22. ^ Shine, R and Lambeck, R (1989). Ecology of Frillneck Lizards, Chlamydosaurus-Kingii (Agamidae), in Tropical Australia. Australian Wildlife Research 16, 491–500.
  23. ^ "Frilled lizard, frill-neck lizard, King's lizard". Archived from the original on 2009-08-09. Retrieved 2009-11-17.
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  25. ^ "Frilled Lizard".
  26. ^ "Frill-Necked Lizard". Retrieved 2009-11-19.
  27. ^ Bradtke, Birgit. "The Australian Frilled Lizard". Retrieved 2009-11-17.
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  29. ^ Wilson, Steve (10 October 2012). Australian Lizards: A Natural History. Csiro Publishing. p. 85. ISBN 978-0-643-10642-0.
  30. ^ a b "Frilled Lizard". Burke's Backyard. CTC Productions. 2000. Retrieved 10 December 2009.
  31. ^ "Animal Fact Sheets Frilled Lizard (Chlamydosaurus kingii)". ARAZPA. ARAZPA. 2006. Archived from the original on 2009-10-30. Retrieved 2010-01-06.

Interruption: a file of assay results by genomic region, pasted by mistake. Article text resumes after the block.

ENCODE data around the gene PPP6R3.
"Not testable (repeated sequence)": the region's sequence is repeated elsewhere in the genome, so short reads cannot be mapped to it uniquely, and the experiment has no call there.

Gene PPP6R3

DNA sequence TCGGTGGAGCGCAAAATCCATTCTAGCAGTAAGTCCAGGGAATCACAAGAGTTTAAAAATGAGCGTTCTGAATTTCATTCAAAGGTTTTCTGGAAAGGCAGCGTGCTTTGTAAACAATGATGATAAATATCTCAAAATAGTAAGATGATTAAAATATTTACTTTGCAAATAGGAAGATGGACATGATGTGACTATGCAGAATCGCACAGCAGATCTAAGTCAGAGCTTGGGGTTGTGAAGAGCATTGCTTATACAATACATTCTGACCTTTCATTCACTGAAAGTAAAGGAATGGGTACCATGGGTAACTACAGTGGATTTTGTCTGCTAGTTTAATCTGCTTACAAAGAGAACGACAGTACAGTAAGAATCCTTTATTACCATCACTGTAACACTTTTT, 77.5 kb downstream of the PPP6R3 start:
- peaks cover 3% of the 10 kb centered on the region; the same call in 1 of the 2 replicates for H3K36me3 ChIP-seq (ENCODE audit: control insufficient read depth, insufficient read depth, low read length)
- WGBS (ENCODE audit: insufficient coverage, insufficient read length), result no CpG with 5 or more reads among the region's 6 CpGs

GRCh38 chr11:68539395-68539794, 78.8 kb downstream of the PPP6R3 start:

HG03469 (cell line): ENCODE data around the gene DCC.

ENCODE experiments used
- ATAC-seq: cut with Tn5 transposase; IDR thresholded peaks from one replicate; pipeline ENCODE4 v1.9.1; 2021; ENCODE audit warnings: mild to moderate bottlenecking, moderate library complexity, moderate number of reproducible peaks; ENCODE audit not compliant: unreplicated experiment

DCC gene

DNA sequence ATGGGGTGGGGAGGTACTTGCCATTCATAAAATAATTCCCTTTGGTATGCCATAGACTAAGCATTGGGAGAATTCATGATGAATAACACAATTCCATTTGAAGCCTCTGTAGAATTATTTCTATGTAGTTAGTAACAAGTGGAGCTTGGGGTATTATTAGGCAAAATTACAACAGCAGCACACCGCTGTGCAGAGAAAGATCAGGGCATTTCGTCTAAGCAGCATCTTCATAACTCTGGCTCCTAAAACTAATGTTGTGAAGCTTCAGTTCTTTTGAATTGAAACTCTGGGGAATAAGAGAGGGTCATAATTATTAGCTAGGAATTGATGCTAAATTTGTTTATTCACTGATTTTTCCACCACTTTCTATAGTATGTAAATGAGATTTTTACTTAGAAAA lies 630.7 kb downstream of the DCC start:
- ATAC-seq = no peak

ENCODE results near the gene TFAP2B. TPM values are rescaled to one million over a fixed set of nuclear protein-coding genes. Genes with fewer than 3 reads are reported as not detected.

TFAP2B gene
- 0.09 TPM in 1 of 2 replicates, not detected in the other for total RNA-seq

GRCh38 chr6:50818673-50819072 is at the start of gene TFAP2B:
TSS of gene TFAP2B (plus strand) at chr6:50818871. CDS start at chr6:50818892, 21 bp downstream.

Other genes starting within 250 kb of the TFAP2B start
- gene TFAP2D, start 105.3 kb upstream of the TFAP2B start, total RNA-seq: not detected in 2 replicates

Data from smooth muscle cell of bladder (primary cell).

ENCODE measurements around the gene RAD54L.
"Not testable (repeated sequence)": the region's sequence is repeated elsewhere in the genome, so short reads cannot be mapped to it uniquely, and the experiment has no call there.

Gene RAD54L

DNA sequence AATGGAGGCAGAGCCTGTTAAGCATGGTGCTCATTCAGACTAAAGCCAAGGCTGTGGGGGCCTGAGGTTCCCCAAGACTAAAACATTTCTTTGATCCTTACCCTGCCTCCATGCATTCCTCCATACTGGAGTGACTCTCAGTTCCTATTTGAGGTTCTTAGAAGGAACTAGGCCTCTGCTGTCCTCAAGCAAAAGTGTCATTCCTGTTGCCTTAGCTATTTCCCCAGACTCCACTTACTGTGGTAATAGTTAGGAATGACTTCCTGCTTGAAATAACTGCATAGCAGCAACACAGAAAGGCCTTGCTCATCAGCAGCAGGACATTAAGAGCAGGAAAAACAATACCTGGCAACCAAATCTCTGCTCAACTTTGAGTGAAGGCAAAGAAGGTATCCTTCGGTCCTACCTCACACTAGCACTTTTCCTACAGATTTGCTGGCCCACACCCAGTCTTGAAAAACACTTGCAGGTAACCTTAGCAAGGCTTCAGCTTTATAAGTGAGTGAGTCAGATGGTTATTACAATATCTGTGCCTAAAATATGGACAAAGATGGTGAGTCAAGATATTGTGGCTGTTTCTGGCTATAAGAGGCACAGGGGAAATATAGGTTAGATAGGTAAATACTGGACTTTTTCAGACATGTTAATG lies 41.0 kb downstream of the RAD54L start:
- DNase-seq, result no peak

32. ^ Bruce, Colin R; Michael, Thomas (11 June 2007). 2008 Standard Catalog of World Coins 1901-2000. Iola, Wisconsin: F+W Media, Inc. p. 119. ISBN 978-0-89689-500-3.
  33. ^ "Unit History". Archived from the original on 2011-09-27.
  34. ^ Bancroft, Tony (2013). Directing for Animation: Everything You Didn't Learn in Art School. CRC Press. p. 5. ISBN 978-1-136-12654-3.
  35. ^ Christy, Bryan (2008). The Lizard King: The True Crimes and Passions of the World's Greatest Reptile Smugglers. New York: Twelve. pp. 256. ISBN 978-0-446-58095-3.
  36. ^ "1984年に日本上陸「エリマキトカゲ」 大ブームで便乗商品が氾濫、あなたは持ってた?(アーバン ライフ メトロ) - Yahoo!ニュース". Archived from the original on 2020-11-05.
  37. ^ ja:エリマキトカゲ

Further reading[edit]

  • Bedford GS. (1995). "Anti-predator tactics from the Frilled Neck Lizard Chlamydosaurus kingii ". Journal of the Victorian Herpetological Society 6 (3): 120-130.
  • Harlow PS, Shine R. (1998). "Temperature dependent sex-determination in the frillneck lizard Chlamydosaurus kingii (Agamidae)". Herpetologica 55 (2): 205-212.
  • Shine R, Lambeck R. (1989). "Ecology of frillneck lizards, Chlamydosaurus kingii (Agamidae) in tropical Australia". Australian Wildlife Research 16: 491-500.

External links[edit]